Friday, October 08, 2010


When the Stay-Home Parent Wants to Go Back to Work

This is a re-post (with permission) of The Careerist's blog on returning to work. PAR's Director of Special Projects, Linda Marks, served as guest blogger.

Question from a reader:

How do lawyers with a few years of legal experience reenter the job market after taking time off to raise their families?

After over a decade's leave, several geographical moves (and several bar exams as well), and a stint of work in the legal department of a large national health insurance company, I am once again attempting to reenter the job market. I have been looking at an array of Internet postings: government, private law firms, public interest, and nonprofits, and so far have had very few responses. I suspect that my long leave may be what screens me out.



Dear MJ:

You are not alone in wanting to on-ramp after taking a career break--and your experience of getting few responses is not surprising.

The most important advice we can give you is to network, network, network. When an attorney with a resume gap applies for a job, it’s hard to get past the screeners. That’s why networking is crucial.

How good is your network now? Are you in touch with people you’ve worked with in the past, those with whom you attended law school? Are you on LinkedIn? Don’t overlook the parents and neighbors you’ve met while you’ve been raising your family.

Go through your list and select the five people you feel most comfortable talking to. Figure out what you’d like from them. (Start with friends or family; it will be a lot easier.) Then, ask if they’d meet with you. Tell them: “I’ve decided to reenter the workforce, and I’m exploring estate planning. Would you be willing to meet with me for 15 minutes about how you got into the field?” Reassure them that you’re not asking them for a job, just information.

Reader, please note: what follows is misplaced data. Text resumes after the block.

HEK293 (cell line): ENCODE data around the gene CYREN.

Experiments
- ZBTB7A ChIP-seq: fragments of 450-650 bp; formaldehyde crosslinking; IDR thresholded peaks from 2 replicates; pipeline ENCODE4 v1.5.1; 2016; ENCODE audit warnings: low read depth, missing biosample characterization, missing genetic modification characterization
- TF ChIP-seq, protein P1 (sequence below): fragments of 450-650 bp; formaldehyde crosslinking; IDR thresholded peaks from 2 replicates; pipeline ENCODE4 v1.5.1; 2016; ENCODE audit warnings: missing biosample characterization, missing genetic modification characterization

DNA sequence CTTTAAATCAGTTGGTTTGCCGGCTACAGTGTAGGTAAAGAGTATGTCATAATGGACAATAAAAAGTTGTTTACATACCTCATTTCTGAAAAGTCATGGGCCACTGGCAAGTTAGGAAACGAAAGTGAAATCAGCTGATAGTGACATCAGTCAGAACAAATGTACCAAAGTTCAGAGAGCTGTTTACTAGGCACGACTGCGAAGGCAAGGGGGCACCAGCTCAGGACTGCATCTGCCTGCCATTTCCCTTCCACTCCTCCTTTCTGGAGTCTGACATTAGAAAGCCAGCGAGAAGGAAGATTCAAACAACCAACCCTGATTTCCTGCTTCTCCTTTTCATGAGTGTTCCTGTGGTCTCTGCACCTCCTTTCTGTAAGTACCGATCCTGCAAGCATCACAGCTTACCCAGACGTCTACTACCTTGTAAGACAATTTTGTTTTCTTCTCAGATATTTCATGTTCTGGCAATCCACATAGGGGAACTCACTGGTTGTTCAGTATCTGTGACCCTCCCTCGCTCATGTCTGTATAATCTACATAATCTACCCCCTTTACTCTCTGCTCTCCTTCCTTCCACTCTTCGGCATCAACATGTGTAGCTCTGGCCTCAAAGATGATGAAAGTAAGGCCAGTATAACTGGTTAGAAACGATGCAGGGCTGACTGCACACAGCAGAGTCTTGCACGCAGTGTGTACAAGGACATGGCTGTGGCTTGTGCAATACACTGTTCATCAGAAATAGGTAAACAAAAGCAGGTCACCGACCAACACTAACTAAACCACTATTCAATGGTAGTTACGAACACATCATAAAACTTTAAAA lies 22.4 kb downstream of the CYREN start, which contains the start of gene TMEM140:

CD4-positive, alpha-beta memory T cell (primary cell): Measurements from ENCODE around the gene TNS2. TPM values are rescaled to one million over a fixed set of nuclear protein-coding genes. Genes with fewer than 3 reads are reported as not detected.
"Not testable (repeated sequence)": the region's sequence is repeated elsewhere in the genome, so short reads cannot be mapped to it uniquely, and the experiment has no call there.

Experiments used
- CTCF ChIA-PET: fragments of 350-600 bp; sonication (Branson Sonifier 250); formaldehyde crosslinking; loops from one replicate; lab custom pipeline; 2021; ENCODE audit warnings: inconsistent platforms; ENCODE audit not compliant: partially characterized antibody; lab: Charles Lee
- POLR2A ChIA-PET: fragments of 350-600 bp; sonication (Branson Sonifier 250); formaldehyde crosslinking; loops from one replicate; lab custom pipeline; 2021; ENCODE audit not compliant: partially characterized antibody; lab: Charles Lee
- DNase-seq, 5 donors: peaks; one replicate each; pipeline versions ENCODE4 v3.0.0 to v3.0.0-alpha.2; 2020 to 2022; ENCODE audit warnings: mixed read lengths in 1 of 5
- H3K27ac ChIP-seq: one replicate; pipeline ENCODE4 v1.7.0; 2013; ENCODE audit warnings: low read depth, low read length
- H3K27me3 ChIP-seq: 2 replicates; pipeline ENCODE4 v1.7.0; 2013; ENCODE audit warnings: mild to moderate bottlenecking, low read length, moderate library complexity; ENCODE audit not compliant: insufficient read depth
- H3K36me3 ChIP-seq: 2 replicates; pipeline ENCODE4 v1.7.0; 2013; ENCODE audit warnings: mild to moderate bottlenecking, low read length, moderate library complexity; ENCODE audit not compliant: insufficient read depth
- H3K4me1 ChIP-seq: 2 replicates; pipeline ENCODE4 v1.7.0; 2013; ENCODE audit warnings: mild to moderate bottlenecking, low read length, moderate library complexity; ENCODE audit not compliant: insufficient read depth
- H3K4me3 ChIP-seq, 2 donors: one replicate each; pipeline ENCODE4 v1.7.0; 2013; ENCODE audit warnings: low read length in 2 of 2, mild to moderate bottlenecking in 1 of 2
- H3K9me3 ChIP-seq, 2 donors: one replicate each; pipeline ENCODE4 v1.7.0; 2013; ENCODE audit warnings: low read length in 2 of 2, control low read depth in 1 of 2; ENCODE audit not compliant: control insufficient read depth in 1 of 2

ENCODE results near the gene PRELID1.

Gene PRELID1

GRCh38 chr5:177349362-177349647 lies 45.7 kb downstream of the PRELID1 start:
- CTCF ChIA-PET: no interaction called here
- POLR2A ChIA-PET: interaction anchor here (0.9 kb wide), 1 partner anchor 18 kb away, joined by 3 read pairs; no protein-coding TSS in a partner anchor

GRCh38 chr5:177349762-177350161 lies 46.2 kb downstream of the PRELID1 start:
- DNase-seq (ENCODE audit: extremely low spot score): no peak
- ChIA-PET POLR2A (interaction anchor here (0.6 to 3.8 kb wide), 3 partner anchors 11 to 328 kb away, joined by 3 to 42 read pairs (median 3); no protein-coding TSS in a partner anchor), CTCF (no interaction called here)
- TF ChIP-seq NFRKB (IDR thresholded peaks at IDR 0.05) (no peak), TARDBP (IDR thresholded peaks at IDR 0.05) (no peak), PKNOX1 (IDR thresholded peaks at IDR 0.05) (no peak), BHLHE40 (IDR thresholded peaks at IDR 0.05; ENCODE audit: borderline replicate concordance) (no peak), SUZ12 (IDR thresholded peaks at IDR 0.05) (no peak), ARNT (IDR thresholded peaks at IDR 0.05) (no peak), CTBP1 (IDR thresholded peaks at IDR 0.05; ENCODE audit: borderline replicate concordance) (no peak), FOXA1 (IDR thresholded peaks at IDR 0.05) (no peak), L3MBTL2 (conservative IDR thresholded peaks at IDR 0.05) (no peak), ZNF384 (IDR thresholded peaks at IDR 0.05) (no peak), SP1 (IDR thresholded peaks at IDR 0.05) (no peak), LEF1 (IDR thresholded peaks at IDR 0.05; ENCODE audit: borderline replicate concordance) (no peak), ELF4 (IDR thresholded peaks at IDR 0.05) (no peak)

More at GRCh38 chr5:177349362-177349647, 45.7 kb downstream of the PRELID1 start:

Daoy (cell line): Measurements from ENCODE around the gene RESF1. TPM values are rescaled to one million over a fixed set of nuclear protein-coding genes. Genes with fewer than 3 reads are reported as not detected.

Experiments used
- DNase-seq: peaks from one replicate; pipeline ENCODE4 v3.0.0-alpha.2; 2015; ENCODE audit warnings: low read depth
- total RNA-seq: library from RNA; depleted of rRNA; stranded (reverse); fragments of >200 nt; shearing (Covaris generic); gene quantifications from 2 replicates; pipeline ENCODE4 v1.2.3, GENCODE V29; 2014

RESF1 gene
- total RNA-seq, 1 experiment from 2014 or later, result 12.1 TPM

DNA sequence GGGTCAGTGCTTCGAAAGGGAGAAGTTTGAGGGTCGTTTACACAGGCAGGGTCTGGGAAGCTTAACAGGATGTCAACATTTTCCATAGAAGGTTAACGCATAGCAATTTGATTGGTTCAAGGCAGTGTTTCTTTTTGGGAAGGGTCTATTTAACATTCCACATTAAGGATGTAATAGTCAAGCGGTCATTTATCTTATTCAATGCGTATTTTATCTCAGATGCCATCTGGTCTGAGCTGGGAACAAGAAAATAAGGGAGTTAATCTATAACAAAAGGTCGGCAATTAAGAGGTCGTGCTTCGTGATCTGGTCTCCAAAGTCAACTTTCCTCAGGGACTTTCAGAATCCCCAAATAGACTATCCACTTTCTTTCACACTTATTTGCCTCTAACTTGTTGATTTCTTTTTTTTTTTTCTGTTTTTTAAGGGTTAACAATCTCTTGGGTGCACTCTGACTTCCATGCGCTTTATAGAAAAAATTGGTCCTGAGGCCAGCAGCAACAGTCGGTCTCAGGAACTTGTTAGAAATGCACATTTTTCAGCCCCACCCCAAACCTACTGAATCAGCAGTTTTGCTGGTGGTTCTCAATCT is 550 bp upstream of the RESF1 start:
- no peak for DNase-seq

It’s hard to on-ramp on your own, so you might want to look into programs for people who want to rejoin the job market. Our Hastings Opting Back In program is a national telephone coaching group for attorneys who have left law for a year or more and want to return to practice. You can also check out the reentry workshops offered by Pace University Law School, the attorney reentry program of American University, Washington School of Law, and the iRelaunch programs offered by the authors of Back on the Career Track.

We’ve had women in our program who were out of work for up to 20 years find employment by networking. One is now the manager of legal affairs for a California company, who joined the group in late January 2009. Here's what she says:

Mid-summer, I was landing bona fide interviews and had a lot of people looking out for me, or introducing me to more people. . . . I secured (my current job) by networking. . . I had some nice exchanges with the president of the company and connected with him through LinkedIn in 2009. Because of tenacity and sheer desperation at the beginning of 2010, I just gave key people in my "LinkedIn" network a heads-up that I was still on the market. Oh boy, did I love to hear someone say, "I'm glad to hear you are still searching. . . . Let's talk."
Her point: "No one knows how you are doing unless you tell them."

Many people are afraid of networking because they think of it as begging or acting like a used car salesman. But if you do it right, it’s more about listening than talking--and more about giving than taking. Remember to build rapport with each person you meet and keep good records of your contacts. And send thank-you notes.

Yes, reentering the workforce is anything but fast and easy. But being super-determined and focused will go a long way.

Linda Marks can be reached at


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